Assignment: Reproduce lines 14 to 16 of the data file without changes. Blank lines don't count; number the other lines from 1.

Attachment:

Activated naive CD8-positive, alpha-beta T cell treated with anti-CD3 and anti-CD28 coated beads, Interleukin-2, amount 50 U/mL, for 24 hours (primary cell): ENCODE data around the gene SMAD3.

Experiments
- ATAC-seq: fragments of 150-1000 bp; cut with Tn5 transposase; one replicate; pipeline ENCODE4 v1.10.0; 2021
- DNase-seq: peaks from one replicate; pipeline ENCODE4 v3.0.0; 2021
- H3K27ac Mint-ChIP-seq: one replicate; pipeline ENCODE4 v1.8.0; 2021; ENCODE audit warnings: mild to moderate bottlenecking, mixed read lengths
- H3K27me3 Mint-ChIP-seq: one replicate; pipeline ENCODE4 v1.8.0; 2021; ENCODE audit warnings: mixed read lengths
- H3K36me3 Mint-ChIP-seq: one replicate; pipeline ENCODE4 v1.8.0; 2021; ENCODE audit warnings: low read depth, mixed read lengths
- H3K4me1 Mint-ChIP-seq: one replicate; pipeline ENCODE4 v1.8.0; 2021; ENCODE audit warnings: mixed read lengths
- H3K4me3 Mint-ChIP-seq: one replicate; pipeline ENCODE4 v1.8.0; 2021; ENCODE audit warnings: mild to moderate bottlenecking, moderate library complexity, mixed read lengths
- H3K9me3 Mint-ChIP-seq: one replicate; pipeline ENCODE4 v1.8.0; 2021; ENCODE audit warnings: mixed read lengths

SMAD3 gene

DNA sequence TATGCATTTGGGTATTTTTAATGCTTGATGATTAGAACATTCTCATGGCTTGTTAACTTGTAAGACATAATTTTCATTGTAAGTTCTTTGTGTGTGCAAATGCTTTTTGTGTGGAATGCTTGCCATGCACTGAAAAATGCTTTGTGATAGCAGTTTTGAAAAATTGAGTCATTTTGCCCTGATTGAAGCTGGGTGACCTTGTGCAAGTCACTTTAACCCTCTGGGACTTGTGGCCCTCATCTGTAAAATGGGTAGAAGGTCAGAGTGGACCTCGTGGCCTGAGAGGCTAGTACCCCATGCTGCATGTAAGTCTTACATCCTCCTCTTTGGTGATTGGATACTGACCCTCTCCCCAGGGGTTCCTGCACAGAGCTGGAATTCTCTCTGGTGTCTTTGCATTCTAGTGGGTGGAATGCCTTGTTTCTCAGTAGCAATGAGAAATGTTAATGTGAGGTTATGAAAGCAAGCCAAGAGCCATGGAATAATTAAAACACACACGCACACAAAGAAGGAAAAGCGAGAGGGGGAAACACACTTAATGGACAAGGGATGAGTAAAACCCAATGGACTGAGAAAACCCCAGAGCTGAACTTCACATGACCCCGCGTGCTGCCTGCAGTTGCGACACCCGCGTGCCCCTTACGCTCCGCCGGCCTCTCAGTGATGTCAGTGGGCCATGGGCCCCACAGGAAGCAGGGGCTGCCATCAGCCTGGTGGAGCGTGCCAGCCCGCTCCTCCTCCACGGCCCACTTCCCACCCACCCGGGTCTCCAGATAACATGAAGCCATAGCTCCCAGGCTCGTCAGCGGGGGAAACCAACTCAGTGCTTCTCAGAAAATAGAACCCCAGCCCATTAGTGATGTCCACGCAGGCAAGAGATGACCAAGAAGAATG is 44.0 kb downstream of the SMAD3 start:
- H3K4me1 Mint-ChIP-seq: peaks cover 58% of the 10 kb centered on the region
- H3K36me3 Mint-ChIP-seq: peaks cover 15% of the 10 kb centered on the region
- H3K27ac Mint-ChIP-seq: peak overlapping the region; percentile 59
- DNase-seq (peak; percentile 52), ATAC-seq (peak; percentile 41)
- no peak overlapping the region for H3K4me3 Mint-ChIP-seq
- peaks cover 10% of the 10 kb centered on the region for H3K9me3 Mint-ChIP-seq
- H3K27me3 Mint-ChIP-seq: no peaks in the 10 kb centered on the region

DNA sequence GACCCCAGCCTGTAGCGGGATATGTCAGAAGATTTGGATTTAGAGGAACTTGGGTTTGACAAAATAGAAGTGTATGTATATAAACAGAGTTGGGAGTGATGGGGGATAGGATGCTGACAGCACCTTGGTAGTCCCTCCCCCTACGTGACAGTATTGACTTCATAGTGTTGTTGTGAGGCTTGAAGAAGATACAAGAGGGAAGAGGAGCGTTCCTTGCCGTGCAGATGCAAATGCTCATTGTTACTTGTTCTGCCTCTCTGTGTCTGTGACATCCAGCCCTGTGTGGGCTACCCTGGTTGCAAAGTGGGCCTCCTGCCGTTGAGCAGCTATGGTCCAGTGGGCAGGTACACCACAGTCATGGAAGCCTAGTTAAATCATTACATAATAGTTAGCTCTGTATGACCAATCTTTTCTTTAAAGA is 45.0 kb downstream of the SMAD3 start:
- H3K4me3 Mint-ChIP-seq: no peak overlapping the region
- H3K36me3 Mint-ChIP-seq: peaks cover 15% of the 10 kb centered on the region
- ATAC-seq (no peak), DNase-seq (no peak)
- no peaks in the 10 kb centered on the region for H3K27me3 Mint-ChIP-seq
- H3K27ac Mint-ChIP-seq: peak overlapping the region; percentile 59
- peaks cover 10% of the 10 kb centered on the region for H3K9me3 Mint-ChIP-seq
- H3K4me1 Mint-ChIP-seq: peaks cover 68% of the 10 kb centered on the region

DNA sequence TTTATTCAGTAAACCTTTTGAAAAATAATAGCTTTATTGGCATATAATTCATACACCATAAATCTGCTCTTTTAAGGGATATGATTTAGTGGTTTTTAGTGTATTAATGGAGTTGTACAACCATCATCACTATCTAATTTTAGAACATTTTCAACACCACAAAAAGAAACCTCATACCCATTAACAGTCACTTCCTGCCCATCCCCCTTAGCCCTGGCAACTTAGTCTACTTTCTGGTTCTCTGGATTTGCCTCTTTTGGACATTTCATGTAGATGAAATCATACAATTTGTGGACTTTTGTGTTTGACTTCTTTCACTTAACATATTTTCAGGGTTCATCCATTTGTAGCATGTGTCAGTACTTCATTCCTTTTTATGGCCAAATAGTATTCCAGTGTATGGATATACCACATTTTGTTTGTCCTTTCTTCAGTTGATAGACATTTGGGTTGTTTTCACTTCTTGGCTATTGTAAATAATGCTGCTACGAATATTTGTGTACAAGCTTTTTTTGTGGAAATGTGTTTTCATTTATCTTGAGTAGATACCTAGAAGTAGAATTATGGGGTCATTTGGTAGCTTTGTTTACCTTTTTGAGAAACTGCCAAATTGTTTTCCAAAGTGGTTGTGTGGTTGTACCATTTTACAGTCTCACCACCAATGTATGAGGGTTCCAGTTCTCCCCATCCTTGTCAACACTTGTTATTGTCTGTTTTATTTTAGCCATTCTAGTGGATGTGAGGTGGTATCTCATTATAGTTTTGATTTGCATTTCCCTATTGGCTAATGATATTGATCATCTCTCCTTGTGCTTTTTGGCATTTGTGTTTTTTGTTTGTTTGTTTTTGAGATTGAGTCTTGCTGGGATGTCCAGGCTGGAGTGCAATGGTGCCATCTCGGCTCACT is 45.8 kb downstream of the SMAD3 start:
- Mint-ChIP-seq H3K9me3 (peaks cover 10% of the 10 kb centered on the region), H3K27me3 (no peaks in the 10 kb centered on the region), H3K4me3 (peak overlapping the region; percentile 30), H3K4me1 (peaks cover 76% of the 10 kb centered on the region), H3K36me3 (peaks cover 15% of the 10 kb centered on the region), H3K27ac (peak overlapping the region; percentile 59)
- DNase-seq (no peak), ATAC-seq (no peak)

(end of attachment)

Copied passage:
- H3K36me3 Mint-ChIP-seq: peaks cover 15% of the 10 kb centered on the region
- H3K27ac Mint-ChIP-seq: peak overlapping the region; percentile 59
- DNase-seq (peak; percentile 52), ATAC-seq (peak; percentile 41)